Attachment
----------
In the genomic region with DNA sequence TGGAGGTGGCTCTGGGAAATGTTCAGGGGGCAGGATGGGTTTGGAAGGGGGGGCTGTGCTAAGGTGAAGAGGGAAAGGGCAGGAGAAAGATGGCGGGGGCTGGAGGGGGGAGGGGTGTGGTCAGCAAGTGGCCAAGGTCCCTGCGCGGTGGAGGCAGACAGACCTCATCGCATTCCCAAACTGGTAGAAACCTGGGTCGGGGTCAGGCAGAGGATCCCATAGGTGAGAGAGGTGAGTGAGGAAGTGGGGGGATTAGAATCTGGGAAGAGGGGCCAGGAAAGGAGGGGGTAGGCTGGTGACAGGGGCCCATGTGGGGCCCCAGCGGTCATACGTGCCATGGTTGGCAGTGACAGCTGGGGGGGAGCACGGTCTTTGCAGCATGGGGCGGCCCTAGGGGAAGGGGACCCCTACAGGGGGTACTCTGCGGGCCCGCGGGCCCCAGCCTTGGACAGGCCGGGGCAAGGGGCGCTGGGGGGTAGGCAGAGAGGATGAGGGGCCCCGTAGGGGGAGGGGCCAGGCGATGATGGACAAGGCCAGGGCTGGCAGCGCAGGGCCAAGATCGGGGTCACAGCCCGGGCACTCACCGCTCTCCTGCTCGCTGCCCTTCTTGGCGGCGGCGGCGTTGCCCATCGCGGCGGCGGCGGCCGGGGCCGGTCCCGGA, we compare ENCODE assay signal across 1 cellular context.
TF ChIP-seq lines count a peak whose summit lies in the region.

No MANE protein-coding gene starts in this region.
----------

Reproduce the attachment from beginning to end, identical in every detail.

In the genomic region with DNA sequence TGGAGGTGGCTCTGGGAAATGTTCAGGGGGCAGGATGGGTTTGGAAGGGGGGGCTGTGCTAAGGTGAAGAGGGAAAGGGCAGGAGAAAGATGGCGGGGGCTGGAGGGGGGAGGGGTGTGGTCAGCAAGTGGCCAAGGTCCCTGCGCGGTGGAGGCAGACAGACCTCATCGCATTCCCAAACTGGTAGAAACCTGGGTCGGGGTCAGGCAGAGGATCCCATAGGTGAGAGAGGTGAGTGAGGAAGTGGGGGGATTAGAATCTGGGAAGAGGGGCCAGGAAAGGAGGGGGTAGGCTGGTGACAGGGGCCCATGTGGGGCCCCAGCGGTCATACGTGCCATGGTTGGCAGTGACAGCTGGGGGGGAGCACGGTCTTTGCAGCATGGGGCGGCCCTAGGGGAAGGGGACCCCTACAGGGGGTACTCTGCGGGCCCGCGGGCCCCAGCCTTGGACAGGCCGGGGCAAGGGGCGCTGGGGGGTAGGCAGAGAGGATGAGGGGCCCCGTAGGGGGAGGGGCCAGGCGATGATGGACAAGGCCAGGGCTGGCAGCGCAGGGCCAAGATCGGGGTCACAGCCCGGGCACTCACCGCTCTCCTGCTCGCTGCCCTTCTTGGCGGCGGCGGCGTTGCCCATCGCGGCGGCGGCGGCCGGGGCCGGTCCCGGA, we compare ENCODE assay signal across 1 cellular context.
TF ChIP-seq lines count a peak whose summit lies in the region.

No MANE protein-coding gene starts in this region.